Bots for beginners
Having been in attendance for most of this year's Community Corner mini-talks, one thing that impressed me was how the robots on the other side of the booth were accurately simulated in the Greenfoot programming environment, as displayed in several mini-talks. Credit for this goes to the trackbot-greenfoot project, which allows you to try out the very simple trackbot API before downloading it onto a real device.
To get people interested in trying out trackbot programming and setting them loose in the maze, Shawn Silverman gave a daily mini-talk introducing the trackbots, their API, and the Greenfoot environment. The first of these is
today's JavaOne Community Corner Podcast. In
j1-2k8-mtT04: TrackBots, Greenfoot, and the RoboSim Contest: a How-To, Shawn
describes the basics of how to simulate a TrackBot using the Greenfoot environment. By the end of the session, attendees should understand how to use the robot's sensors to interact with the environment.
In Java Today,
the Red Hat Magazine article Open source project: OpenJDK by Andrew Haley offers a history of the incorporation of OpenJDK into Fedora 9. "At the 2006 JavaOne conference, Sun announced plans to open source Java. This wasnâ€™t exactly a surprise to those of us working on Java at Red Hat, given that there had been rumblings before. But this was a real announcement. We were immediately interested in learning exactly which license Sun would choose. [...] We were thrilled to hear Sun announce in November 2006 that it had selected the exact same license as GNU Classpath."
The Aquarium reports that a LinkedIn "GlassFish" group is now available: "GlassFish now has a LinkedIn group. Thank you to Ryan for setting this up! My understanding is that all GlassFish users are welcome to join, and this includes GlassFish Portal, GlassFish ESB, Sailfin, etc."
One of the most complicated aspects of generics in the Java language is wildcards, and in particular, the treatment and confusing error messages surrounding wildcard capture. In the Java theory and practice article Going wild with generics, veteran Java developer Brian Goetz deciphers some of the weirder-looking error messages emitted by javac and offers some tricks and workarounds that can simplify using generics.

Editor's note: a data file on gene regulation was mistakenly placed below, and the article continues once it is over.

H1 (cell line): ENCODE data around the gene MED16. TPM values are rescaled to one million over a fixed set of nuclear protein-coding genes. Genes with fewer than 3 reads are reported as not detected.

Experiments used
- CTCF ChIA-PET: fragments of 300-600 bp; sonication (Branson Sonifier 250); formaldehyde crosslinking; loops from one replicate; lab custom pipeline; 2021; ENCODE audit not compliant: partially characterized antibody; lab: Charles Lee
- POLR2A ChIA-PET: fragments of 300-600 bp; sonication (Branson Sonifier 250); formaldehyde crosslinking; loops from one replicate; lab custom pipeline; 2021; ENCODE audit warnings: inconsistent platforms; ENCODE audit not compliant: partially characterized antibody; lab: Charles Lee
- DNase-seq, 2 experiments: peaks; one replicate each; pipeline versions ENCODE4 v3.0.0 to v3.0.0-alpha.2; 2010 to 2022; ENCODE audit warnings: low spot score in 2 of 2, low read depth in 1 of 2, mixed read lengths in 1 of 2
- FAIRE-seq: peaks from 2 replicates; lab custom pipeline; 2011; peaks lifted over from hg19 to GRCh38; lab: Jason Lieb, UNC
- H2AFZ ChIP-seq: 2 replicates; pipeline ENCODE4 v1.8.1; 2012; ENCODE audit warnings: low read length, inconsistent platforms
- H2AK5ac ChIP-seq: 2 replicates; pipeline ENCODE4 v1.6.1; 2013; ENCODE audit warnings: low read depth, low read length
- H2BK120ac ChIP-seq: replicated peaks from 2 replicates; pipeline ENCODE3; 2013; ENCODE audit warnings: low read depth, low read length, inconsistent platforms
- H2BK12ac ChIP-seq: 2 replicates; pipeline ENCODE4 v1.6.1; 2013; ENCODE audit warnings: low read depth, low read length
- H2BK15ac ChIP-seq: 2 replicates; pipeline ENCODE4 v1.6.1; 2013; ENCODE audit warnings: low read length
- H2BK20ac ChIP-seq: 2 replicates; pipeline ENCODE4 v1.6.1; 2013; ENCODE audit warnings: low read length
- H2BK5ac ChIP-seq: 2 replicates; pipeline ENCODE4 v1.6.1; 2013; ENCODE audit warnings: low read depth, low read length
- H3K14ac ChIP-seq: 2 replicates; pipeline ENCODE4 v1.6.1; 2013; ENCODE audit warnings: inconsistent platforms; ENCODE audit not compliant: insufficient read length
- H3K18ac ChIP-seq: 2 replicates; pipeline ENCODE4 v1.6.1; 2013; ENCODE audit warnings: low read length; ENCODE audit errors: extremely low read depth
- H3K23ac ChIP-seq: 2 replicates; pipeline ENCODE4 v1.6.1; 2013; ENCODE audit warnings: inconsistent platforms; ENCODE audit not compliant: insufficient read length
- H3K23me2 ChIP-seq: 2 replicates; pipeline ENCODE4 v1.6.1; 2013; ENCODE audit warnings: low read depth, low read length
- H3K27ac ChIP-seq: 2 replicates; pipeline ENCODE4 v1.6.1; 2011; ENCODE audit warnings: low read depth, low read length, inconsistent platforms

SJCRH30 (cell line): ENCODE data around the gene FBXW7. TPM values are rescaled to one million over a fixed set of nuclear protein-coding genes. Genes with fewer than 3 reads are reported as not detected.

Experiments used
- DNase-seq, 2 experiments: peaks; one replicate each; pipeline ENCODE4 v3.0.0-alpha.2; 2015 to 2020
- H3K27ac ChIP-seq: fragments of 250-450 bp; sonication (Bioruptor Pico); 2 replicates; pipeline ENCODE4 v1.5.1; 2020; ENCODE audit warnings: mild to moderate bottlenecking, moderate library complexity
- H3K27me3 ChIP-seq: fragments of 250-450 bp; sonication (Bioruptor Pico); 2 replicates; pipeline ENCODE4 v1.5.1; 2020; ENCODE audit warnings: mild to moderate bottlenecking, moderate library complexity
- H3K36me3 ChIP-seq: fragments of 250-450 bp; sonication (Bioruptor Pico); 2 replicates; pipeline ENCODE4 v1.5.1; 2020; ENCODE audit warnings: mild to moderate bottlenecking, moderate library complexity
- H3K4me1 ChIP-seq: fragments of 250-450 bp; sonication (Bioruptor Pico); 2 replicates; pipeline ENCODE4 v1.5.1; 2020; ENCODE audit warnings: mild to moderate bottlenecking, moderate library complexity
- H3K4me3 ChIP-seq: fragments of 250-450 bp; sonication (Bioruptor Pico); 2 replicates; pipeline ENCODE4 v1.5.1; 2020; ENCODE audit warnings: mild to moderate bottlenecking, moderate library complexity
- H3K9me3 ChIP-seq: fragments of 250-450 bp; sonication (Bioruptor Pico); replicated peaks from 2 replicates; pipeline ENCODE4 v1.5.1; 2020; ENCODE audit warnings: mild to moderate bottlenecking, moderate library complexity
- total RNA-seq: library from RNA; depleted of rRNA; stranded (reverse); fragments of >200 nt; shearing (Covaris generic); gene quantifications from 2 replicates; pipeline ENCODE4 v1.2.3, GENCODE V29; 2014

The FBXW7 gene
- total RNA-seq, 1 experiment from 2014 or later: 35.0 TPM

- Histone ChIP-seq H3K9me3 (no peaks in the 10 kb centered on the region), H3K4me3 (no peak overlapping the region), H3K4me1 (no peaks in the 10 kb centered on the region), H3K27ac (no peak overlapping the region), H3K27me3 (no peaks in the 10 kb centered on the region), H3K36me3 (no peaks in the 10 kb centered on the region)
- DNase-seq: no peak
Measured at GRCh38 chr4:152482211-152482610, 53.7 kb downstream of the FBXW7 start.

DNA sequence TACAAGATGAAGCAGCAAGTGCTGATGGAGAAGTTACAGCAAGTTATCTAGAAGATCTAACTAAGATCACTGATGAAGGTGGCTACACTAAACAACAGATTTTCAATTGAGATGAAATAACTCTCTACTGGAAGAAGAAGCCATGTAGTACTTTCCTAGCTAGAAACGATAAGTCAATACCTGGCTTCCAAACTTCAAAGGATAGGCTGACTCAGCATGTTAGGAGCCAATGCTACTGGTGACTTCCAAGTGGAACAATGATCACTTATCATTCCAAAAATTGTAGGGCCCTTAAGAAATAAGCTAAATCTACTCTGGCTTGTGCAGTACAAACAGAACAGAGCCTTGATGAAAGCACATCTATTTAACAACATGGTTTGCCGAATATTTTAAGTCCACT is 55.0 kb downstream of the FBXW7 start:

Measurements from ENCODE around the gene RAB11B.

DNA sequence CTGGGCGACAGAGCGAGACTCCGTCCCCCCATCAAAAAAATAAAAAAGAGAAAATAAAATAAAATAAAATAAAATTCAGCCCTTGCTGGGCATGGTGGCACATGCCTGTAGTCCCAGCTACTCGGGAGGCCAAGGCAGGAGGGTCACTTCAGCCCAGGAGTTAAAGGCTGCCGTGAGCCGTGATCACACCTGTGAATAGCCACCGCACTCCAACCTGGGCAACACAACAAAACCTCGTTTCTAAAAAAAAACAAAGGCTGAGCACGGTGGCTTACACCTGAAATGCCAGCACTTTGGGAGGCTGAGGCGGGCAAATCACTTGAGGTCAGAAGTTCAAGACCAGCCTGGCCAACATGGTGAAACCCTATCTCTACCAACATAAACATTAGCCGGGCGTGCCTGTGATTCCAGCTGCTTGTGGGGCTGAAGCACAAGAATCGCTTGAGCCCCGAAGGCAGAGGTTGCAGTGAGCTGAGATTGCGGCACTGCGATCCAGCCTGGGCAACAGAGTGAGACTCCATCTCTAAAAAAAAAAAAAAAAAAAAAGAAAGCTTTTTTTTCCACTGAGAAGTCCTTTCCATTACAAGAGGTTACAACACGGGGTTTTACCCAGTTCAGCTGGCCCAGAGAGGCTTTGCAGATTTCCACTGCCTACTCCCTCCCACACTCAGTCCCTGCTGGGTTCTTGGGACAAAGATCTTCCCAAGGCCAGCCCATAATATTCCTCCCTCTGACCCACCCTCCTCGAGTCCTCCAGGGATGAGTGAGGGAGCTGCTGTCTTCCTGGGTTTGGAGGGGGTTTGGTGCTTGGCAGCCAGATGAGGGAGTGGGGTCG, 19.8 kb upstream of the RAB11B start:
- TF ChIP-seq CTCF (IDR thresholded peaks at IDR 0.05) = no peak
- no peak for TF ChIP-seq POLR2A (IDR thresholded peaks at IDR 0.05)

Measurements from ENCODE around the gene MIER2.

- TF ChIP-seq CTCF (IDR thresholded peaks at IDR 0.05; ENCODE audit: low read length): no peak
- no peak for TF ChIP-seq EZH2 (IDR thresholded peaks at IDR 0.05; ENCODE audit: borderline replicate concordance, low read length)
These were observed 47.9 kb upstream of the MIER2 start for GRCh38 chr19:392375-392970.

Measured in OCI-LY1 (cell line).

In today's Weblogs, John FergusonÂ Smart offers
A Short Primer on Java Enums - Part 2.
"In the first part of this article, we looked at the basics of how to use enums in Java 5. In this part, we look at some more advanced use cases, including how to use enums with Hibernate."
NetBeans Platform Certification and training, MasoudÂ Kalali asks,
"do you know that you can get certified in developing software based on NetBeans platform?"
Finally, SekharÂ Vajjhala discusses
Migrating WebLogic's JSP TagHandler example to GlassFish.
"I migrated WebLogic's JSP TagHandler example from WebLogic Samples to GlassFish. This is next in my series of examples describing migration to GlassFish from different application servers. Here is my experience with the migration."
Today's Forums section begins with a
project query from samarth rastogi.
"We are a team of 5 working on the project: "WSDL Doc tool". Project description: To develop a tool that reads WSDL and generate human readable HTML description (like xsddoc and javadoc does for XSD and java, respectively). The goal will be to develop an engine of this tool in a reusable way so that it can be used from CLI, Ant, or integrated into Metro runtime so that it can be used with live endpoints So if anyone has any info abt this project, please inform me."
Miroslav Nachev would like to know
How to take the same Stateful Bean from Remote RMI-IIOP and Local Stateless Bean.
"After few tests I found that when one Stateful Bean is retrieved (doLookup) through RMI-IIOP the instance is the same which must be. The problem is when the same Stateful Bean is retrieved from the server side from Stateless or Stateful bean. My question is there any way from server side to retrieve the same Stateful Bean as from client side (RMI-IIOP)?"
Finally, Russ Petruzzelli is working through concerns with
RMI and garbage collection.
"Documents state that RMI needs to force a GC to ensure remote objects are unexported. Why it is bad that the server doesn't know if a remote client has dropped its reference to the server's exported remote objects? (This is the stated reason for RMI forcing GCs.) Is it that the remote jvm can't clean up its own objects in its JVM if the server is still hanging on to it? It seems the server, if left to its own devices, (ie no forced GCs) will clean up whatever objects are unreferenceable in its own time, whether RMI related or not."
Current and upcoming Java
- MayÂ 19-23 - Daring Java Conference: Java to Celebrate Its 13th Birthday at Bangalore
- MayÂ 19-23 - Great Indian Developer Summit 2008 Features Co-located Conferences on Java, Rich Web and .NET
- MayÂ 19-23 - J2EE Training Philippines
- MayÂ 20 - Genova JUG Meeting @ FINSA on Maven2
- MayÂ 21 - Introduction to SpringSource Application Platform
- JuneÂ 6-8 - Lone Star Software Symposium 2008: Dallas Edition
- JuneÂ 18-20 - TheServerSide Java Symposium-Europe
- JuneÂ 20-22 - Research Triangle Software Symposium 2008
- JuneÂ 23-26 - Jazoon'08
- JulyÂ 11-13 - Lone Star Software Symposium 2008: Austin Edition
- JulyÂ 18-19 - Salt Lake Software Symposium 2008
- JulyÂ 25-27 - Central Ohio Software Symposium 2008
- JulyÂ 25-27 - Desert Southwest Software Symposium 2008
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Bots for beginners